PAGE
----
Tuesday reading club

I love Tuesdays. I work from home. The house is freshly cleaned from the day before, and the family all off, happily busy. I get peace, quiet. and time. And a lot to do. Today was a day of reading, drafting contracts, passionate meetings (Jeremy & Shaun came to visit), and is only now finally drawing to a close. Eidolon (sorry, Eidolon I) is pretty much headed off to bed. Details of contents are just about final, cover discussed and out of my hands and so on. All that remains, for me, is story notes and copyediting. We touched on Eidolon II, which may well happen and will likely have a longer submission period and longer reading period. If it goes ahead, I’d imagine stories would be wanted in May/June (hint, hint) for a November publication. Next, the YA book. Contracts for stories head out on Thursday (after a final proofing to ensure no egregious errors), and then time to build the ms. At the same time, a hill of stories beckons. Bed first, though. See you all in the morning.

Geoff and Jeff: The Wonder and Joy of Short Fiction

Life is endlessly weird. I struggle to get the books I want, and yet receive more books than I can possibly read. I am constantly chasing stories so I can consider them for year’s bests and such, and just because I like to read short stories, and yet feel like they’re slipping past me all the time.

This was brought home to me this morning. I got online this morning and downloaded the night’s email. In amongst it was an email from Gordon with the December F&SF attached. I was delighted to see that there was a new Geoff Ryman novelette in the issue, a story called “The Last Ten Years in the Life of Hero Kai”. From what I can tell, it’s the cover story for the issue and is quite unusual. The story head note references something called ‘monkpunk’, and it’s tempting to be glib and say this is it. But it would be glib. The story is a very subtle and quite powerful tale of a warrior monk who leads a revolt to save the country he loves, becomes what he detests and, possibly, is responsible for a change in the way the world works. It doesn’t matter whether this story is SF or fantasy (my bet is SF, though I’d be curious to hear what Gordon thinks), but it was either going to be masterful or awful. Following so closely on the heels of his completely wonderful novel Air, it should come as no surprise, that it is far closer to masterful than not. A highlight in a year of stories.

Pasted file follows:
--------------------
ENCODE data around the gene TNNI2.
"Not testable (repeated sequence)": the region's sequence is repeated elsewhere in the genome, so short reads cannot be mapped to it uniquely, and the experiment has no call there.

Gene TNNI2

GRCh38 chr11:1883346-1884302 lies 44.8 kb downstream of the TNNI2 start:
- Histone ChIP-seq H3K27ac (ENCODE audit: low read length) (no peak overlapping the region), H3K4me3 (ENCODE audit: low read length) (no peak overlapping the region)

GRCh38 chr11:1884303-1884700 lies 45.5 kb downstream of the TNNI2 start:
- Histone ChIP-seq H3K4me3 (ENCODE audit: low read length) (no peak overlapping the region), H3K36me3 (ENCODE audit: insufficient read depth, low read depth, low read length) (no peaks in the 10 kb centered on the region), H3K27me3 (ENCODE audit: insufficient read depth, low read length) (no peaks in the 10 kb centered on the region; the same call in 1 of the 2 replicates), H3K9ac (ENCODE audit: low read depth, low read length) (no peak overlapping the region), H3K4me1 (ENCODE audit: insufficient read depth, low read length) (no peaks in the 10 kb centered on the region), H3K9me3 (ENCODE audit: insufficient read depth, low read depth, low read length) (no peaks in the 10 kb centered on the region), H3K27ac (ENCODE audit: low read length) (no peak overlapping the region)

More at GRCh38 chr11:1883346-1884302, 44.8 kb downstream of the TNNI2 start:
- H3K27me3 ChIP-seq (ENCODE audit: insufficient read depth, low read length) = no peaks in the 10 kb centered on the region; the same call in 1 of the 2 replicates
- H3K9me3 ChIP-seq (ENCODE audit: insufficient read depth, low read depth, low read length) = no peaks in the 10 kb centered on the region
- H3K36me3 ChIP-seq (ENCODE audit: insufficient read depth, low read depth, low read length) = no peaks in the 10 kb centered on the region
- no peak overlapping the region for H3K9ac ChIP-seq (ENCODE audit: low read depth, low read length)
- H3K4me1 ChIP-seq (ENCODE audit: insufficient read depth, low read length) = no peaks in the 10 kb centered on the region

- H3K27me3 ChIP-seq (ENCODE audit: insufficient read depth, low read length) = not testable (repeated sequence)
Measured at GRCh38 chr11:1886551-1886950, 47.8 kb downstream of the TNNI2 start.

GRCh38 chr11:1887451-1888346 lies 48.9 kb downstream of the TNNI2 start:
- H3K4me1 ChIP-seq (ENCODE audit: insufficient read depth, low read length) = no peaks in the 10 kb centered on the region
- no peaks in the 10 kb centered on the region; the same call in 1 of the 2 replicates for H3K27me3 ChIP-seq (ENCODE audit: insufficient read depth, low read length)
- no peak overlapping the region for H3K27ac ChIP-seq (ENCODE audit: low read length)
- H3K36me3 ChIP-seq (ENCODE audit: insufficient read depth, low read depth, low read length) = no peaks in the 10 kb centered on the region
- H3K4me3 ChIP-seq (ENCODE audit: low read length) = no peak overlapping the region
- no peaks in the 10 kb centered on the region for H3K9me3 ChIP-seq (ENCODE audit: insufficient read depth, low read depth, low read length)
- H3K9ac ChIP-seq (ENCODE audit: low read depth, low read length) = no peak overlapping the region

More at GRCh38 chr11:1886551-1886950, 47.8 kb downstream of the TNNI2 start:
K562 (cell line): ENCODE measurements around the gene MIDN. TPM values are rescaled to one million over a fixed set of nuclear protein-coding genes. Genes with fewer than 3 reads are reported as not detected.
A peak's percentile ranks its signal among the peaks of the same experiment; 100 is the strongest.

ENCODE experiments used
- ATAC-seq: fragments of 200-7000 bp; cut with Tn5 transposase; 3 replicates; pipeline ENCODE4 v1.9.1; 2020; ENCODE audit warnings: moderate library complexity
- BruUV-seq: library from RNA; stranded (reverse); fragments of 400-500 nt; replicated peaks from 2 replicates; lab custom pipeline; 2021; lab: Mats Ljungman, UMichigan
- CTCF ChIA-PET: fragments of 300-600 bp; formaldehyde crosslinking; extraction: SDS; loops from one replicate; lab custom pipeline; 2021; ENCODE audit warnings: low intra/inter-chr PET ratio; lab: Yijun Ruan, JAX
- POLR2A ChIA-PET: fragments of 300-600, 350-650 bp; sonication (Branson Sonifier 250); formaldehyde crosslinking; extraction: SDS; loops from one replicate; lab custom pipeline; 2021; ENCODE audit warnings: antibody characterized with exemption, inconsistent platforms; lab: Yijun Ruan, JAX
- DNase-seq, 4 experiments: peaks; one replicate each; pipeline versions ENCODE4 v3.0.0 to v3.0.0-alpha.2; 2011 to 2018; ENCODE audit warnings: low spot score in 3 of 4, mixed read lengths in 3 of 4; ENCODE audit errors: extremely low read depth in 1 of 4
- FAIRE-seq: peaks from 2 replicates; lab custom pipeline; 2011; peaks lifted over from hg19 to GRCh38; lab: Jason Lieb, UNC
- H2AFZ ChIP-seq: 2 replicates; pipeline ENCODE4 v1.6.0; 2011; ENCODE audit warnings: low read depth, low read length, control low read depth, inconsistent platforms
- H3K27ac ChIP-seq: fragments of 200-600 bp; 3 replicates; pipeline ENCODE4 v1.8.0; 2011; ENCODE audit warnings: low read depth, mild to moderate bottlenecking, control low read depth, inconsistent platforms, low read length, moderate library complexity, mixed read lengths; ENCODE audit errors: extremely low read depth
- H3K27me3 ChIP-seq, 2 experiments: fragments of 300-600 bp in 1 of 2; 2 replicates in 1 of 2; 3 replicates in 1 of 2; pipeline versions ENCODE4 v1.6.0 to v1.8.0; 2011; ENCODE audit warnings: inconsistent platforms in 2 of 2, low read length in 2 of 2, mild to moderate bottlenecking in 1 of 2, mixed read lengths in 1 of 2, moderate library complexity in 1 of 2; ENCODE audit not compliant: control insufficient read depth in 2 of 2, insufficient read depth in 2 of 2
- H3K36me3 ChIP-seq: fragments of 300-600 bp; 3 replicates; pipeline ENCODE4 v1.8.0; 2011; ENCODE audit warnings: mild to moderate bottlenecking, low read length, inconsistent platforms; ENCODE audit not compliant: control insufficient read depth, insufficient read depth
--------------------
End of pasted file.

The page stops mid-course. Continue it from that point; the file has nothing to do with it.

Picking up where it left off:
Following on from that comment, has anyone else noticed what a terrific year F&SF is having in 2005? Maybe three or four years ago I would have rated the magazines with Asimov’s first, then SciFiction, then F&SF. Last year I would have tipped SciFiction as the best, and this year it’s clearly F&SF. Extraordinary. Subscribe!

Not long after the email from Gordon, an email from Jeff VanderMeer tumbled into the email inbox. In his email he mentioned a new story, which he’d sent me a couple weeks ago and which is due to appear in Argosy. To be honest, I’d forgotten he’d sent it. Filed it away where I’d have read it before year’s end and book deadlines, but still forgotten it. I pulled up the file and was delighted. It’s a funny, engaging, and ultimately moving story. I’m not sure when the relevant issue of Argosy is due out, but it’s worth picking up. Along with VanderMeer’s upcoming “The Farmer’s Cat” in Polyphony 5, it bodes very well for his next collection.

edited 1 September 2005

ipod (no meme)

I’m new to the whole ipod thing. I think it’s just on two weeks since I bought it, and in the meantime I’ve put something like 5,700 tracks on it (about 17 days worth of music). Some of it’s stuff I listen to all the time, but there’s a lot of stuff that I’ve put on for the heck of it.

I love having the ipod. It is the best. In honor of the first two weeks, I thought I’d do a couple of those dumb lists. For the first, I put the ipod on shuffle and listed the first ten tracks it played:

1. Is She Weird? Frank Black Francis
2. The Night Has A Thousand Faces, John Coltrane
3. Corazon, Carole King
4. Animal Farm, The Kinks
5. Smut, Skyhooks
6. Trampled Under Foot, Led Zeppelin
7. Young and Foolish, Brad Mehldau
8. Bring Back That Leroy Brown, Queen
9. The Everlasting Gaze, The Smashing Pumpkins
10. Fall from Grace, Paddy McAloon

I then flipped over to the most recently played list. As you might imagine, given the comparatively short time the ipod’s been running, I haven’t played the same stuff over and over too much. Still, a disturbingly MOR trend emerged which bothered me until I remembered two days of headaches (and noticed that the most played track had still only been played six times).

1. Just a Song Before I Go, Crosby, Stills & Nash
2. Southern Cross, Crosby, Stills & Nash
3. Alice in Wonderland, Bill Evans
4. Thursday Afternoon, Brian Eno
5. Marrakesh Express, Crosby, Stills & Nash
6. Suicide Life, The Eels
7. Seeing Angels, The Jon Butler Trio
8. Mornings Eleven, The Magic Numbers
9. Forever Lost, The Magic Numbers
10. The Mule, The Magic Numbers

I was also going to list my top rated tracks, but honestly, it’s one of the things I don’t like. You only have a range of five stars. Far too coarse a measure to be useful. Still, what you see above is some of what I’ve been listening to of late.

blaylock dry season continues…

sob! two completed, unpublished james blaylock novels. it’s been six years. will this drought never end? i have no idea whether zeuglodon, or its sequel, are any good. but it’s been so long. what to read? i doubt there’ll be a new powers novel for a year or two, and i don’t like the last three or four jonathan carroll books much. sigh. patience is a pain. i guess at least we’re not talking i, john mandeville or the moon world.